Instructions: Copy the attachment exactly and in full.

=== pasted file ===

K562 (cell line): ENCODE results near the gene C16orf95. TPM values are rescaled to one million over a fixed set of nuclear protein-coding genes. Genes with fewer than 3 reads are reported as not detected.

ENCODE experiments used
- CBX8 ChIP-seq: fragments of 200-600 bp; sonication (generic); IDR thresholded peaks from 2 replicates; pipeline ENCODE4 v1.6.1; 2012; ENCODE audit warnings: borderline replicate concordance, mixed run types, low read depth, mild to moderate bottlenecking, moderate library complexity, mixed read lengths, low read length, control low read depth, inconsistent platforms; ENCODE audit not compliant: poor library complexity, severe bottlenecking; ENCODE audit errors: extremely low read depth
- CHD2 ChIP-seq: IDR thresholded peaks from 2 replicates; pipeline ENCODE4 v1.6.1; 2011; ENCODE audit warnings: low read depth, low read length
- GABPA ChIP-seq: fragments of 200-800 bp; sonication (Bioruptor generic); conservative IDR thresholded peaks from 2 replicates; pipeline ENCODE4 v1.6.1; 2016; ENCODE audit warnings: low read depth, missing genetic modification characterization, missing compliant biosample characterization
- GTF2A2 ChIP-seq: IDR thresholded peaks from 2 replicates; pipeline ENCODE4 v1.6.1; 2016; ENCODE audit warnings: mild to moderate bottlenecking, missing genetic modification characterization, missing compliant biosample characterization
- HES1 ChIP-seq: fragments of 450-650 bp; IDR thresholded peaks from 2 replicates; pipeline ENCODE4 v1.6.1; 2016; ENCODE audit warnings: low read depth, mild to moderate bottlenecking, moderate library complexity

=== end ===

K562 (cell line): ENCODE results near the gene C16orf95. TPM values are rescaled to one million over a fixed set of nuclear protein-coding genes. Genes with fewer than 3 reads are reported as not detected.

ENCODE experiments used
- CBX8 ChIP-seq: fragments of 200-600 bp; sonication (generic); IDR thresholded peaks from 2 replicates; pipeline ENCODE4 v1.6.1; 2012; ENCODE audit warnings: borderline replicate concordance, mixed run types, low read depth, mild to moderate bottlenecking, moderate library complexity, mixed read lengths, low read length, control low read depth, inconsistent platforms; ENCODE audit not compliant: poor library complexity, severe bottlenecking; ENCODE audit errors: extremely low read depth
- CHD2 ChIP-seq: IDR thresholded peaks from 2 replicates; pipeline ENCODE4 v1.6.1; 2011; ENCODE audit warnings: low read depth, low read length
- GABPA ChIP-seq: fragments of 200-800 bp; sonication (Bioruptor generic); conservative IDR thresholded peaks from 2 replicates; pipeline ENCODE4 v1.6.1; 2016; ENCODE audit warnings: low read depth, missing genetic modification characterization, missing compliant biosample characterization
- GTF2A2 ChIP-seq: IDR thresholded peaks from 2 replicates; pipeline ENCODE4 v1.6.1; 2016; ENCODE audit warnings: mild to moderate bottlenecking, missing genetic modification characterization, missing compliant biosample characterization
- HES1 ChIP-seq: fragments of 450-650 bp; IDR thresholded peaks from 2 replicates; pipeline ENCODE4 v1.6.1; 2016; ENCODE audit warnings: low read depth, mild to moderate bottlenecking, moderate library complexity